Engineer Inclusion

Why do we need to reflect on positionality?

Unlocking the potential for inclusive education and work enviroments starts with self-awareness. This article highlights the vital role of positionality – the social and political context shaping our identities – in dismantling oppressive systems. By regularly reflecting on our positions of power and privilege, we pave the way for transformative change, fostering welcoming environments for everyone.

Who are you? What is positionality? Free download on how to write a positionality statement. Positionality is 1) the social and political context that creates your identity and 2) how your identity influences and biases your perception of and outlook on the world.

Systems are designed and upheld by people, thus, without the skill and practice of positionality, we may be unintentionally participating in and perpetuating systems that harm. Positionality is the social and political context that creates one’s identity and how one’s identity influences and biases one’s perception of and outlook on the world. 

Positionality is everpresent, affecting all aspects of our lives, including teaching, leading, policymaking, common interactions, and most notably, research – where the concept is most often prevalent. Secules et al [1] found that positionality impacts six fundamental aspects of research: research topic, epistemology, ontology, methodology, relation to participants, and communication, and make a case for positionality as a necessary aspect of engineering education research. However, positionality has far more reaching implications than research alone. 

Positionality is a reflexive exercise to examine who we are, and how we are situated within and thus participate within the systems. Simply put, it is an investigation of power, privilege, and position, or the lack thereof. [2] Ultimately, positionality involves a personal and collective effort to reveal the power relations between groups, acknowledging privilege or marginalization and making choices to reduce how power structures perform.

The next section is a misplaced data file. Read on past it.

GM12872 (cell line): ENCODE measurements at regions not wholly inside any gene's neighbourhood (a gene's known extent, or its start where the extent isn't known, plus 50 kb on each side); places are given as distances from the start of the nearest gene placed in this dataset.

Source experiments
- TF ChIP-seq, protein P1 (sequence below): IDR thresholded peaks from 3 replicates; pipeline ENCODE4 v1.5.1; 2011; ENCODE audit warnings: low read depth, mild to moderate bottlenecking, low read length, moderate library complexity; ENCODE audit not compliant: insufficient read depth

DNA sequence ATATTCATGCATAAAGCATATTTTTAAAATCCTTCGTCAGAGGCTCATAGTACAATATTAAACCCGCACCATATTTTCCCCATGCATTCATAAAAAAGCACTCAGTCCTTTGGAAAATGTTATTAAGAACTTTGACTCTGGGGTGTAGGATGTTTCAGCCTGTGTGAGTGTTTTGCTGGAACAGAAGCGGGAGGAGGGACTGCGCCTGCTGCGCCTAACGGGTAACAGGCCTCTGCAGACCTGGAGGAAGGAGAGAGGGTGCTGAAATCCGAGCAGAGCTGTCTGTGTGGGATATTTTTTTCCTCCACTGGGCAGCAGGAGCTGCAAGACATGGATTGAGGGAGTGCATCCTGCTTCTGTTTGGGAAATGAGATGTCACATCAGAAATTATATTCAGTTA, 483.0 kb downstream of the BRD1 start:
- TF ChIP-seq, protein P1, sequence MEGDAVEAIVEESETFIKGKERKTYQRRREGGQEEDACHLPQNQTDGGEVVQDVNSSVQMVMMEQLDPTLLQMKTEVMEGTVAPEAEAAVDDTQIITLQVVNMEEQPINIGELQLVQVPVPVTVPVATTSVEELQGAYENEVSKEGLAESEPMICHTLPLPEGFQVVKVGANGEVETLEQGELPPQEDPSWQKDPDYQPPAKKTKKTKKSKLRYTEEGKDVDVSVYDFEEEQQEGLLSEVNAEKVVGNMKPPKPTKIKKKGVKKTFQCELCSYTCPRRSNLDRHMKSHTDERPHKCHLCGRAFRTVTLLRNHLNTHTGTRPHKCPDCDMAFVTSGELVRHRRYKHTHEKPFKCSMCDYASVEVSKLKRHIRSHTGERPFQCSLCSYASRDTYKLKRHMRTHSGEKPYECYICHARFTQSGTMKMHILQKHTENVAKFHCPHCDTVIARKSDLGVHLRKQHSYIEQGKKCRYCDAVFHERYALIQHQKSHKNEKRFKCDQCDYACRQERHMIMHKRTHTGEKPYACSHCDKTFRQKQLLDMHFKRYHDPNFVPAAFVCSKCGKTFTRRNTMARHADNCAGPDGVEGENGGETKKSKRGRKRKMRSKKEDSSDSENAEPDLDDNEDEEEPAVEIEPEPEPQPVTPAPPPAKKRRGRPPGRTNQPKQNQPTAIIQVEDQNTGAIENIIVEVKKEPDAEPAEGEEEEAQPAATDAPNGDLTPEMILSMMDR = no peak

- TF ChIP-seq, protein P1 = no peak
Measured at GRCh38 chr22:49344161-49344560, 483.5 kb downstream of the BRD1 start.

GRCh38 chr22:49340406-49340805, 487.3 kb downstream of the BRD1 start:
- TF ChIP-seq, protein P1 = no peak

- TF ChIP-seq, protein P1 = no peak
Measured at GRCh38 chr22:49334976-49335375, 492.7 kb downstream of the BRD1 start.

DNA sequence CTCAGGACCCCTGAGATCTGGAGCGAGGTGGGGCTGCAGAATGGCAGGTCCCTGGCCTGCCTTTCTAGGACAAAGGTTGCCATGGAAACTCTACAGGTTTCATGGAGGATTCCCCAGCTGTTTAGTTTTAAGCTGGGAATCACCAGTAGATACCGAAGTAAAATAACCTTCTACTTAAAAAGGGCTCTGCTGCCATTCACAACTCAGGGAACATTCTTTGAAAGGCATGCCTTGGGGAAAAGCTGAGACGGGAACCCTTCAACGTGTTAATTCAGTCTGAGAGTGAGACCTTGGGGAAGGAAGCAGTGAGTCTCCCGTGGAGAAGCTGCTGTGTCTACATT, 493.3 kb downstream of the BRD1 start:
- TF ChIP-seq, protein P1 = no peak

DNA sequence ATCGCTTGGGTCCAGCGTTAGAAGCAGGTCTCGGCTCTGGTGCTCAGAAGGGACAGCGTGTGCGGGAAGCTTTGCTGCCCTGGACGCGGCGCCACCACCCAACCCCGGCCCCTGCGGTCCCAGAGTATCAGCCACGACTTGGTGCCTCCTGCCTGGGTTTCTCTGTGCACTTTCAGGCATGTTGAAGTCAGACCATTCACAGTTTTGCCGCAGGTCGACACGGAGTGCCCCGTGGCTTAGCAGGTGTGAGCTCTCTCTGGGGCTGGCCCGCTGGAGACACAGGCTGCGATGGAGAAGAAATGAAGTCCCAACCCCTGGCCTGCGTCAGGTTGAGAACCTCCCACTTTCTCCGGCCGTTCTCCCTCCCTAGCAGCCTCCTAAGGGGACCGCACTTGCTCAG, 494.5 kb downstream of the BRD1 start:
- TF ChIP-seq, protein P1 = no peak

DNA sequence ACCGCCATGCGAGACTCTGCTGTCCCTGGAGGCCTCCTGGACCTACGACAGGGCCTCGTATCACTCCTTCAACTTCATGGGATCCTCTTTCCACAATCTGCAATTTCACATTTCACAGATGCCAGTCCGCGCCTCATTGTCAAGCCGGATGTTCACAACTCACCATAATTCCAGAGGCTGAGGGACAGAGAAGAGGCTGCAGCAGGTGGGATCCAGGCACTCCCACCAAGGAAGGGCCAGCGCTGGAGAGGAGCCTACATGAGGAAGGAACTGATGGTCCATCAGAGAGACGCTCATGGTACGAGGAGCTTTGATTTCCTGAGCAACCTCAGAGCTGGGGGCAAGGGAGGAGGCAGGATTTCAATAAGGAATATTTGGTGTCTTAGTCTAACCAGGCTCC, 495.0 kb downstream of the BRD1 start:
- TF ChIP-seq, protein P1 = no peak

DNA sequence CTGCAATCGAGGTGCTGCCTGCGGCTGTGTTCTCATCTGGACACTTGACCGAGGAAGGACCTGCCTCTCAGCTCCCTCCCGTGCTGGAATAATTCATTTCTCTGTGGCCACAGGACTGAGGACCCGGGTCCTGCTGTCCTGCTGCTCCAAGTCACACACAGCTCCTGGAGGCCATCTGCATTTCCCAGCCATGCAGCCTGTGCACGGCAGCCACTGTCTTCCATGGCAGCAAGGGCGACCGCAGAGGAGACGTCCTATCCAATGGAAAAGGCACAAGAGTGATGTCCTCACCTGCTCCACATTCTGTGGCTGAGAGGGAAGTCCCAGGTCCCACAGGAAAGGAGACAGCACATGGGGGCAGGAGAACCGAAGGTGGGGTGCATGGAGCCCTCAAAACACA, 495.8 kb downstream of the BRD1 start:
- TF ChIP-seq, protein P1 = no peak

The Power of Positionality Reflection

What is your lens? What is positionality? Free download on how to write a positionality statement. Positionality is 1) the social and political context that creates your identity and 2) how your identity influences and biases your perception of and outlook on the world.To create welcoming environments, we must all regularly reflect on our positionality. The ongoing exercise of self-awareness in relation to positionality helps to reduce the ways in which we are complicit in power structures and systems of oppression. Thus positionality awareness works in tandem to support the practice of systems thinking. It is not a one-and-done exercise, but instead a journey of personal discovery of your identities, and then a regular internal prompting of how your identities are influencing and affecting your thoughts, decisions, or presence (how you show up in a space). To activate a new mindset that creates the kind of environments needed to yield future engineers, we propose creating cultures of engagement where positionality statements, reflections, and prompting reminders are the norm, and not the exception.


Free Resource!

Download our 26-page PDF with definitions and explanations of several social identities (race, gender, socioeconomic status, ability status, and sexuality) and a scaffolded exercise to help you examine your positionality.

What is Positionality? Craft your own positionality statement Worksheet

Explicit Examples from the Literature

Cadzow and Peters describe how their experiences as young, female, non-technical lecturers in a polytechnic engineering school distinctly and disturbingly vary from their male colleagues. [3]